23andMe: Understanding the genetics of pain to identify new treatments for patients
Using DNA to understand why we react differently to pain.
In May 2017, we decided together with 23andMe, Inc. to conduct a joint study in 20,000 participants from the US in order to better understand genetic influences on pain. This study will be one of the largest of its kind to combine data on genetics and response to pain. The study will ask eligible genotyped customers to provide information about their experience with pain via online surveys. Participants will also be asked to self-administer the Cold Pressor Test to determine pain tolerance. The combined data set of survey answers and genetic information will provide insights into the different individual perceptions of pain, the different pathways that are involved, and how best to manage pain with more targeted treatments.Discover More
KU Leuven: Research collaboration for the development of novel non-opioid drug candidates
TRP ion channels: a novel, innovative and potentially pivotal target for non-opioid pain management
In April 2018, Grünenthal entered into a research collaboration with the Katholieke Universiteit (KU) Leuven's Centre for Drug Design and Discovery (CD3) and the Laboratory of Ion Channel Research (LICR). The partnership builds on lead compounds jointly developed by the CD3 and LICR, as well as on the extensive knowledge of Thomas Voets (LICR) and Joris Vriens (LICR), leading experts in the field of TRP ion channels, who have identified a novel, innovative and potentially pivotal target for non-opioid pain management.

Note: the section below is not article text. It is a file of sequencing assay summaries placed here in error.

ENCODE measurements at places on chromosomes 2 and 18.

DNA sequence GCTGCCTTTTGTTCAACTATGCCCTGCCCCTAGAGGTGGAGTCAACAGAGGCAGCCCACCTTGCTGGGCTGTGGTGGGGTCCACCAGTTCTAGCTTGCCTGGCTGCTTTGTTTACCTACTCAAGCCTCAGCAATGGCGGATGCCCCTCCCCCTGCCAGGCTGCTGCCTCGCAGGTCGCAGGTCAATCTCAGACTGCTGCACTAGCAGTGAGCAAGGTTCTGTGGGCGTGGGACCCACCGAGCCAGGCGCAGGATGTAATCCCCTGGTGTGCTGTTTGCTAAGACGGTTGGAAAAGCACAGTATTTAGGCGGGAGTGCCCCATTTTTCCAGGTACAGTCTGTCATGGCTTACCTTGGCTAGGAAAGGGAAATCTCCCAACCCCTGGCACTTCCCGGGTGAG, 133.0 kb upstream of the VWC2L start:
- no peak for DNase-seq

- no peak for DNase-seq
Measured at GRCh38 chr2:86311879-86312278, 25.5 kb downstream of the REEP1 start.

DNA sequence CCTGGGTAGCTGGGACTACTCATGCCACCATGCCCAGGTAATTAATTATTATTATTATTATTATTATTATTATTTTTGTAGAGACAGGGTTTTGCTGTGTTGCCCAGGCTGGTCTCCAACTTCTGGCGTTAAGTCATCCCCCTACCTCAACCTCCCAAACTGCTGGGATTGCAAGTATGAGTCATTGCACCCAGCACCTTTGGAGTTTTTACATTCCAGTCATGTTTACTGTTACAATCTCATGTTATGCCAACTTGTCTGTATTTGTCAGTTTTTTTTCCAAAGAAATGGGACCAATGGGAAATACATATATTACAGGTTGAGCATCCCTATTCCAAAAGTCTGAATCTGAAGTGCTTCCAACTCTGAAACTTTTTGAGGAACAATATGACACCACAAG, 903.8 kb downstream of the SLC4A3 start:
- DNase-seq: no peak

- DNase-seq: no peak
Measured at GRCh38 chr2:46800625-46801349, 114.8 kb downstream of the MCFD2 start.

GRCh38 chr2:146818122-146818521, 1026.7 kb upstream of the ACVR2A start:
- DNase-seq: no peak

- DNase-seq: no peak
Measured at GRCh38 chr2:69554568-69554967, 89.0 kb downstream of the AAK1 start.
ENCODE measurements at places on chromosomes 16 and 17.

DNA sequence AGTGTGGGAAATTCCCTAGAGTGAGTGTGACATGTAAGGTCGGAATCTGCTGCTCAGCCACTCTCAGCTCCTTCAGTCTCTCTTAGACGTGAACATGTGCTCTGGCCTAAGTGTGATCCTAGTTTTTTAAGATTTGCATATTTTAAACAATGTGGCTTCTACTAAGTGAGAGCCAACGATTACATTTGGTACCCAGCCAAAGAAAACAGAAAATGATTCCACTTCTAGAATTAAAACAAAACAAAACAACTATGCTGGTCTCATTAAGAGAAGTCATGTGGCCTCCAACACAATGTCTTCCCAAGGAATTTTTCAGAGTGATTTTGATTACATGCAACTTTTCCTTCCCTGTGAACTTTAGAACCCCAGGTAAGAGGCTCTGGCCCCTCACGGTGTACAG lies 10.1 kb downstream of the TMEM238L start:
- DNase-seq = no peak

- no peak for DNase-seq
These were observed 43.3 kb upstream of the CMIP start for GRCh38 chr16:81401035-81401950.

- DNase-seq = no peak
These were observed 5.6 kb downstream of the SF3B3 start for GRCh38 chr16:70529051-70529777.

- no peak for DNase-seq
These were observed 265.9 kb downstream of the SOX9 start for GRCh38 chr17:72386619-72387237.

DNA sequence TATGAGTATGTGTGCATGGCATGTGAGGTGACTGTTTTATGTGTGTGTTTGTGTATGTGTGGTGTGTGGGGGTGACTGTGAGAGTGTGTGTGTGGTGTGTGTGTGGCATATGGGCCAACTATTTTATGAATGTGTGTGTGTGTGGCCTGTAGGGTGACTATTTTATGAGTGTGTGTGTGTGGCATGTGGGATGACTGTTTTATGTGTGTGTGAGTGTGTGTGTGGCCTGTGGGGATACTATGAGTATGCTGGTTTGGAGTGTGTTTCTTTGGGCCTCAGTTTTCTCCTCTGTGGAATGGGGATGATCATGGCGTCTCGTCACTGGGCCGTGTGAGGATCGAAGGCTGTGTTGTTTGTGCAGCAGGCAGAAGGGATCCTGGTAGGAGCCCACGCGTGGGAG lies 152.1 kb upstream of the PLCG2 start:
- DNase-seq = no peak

"We are delighted to be part of this collaboration. It is a perfect example of an integrated approach that comprises the capabilities of the academic environment, early drug discovery centres and the pharmaceutical industry to deliver innovative solutions for unmet patient needs", Klaus-Dieter Langner, Chief Scientific Officer Grünenthal explains. "To leverage the latest approaches in pain research, Grünenthal is strongly committed to initiate close collaborations with the scientific community on early stage R&D projects."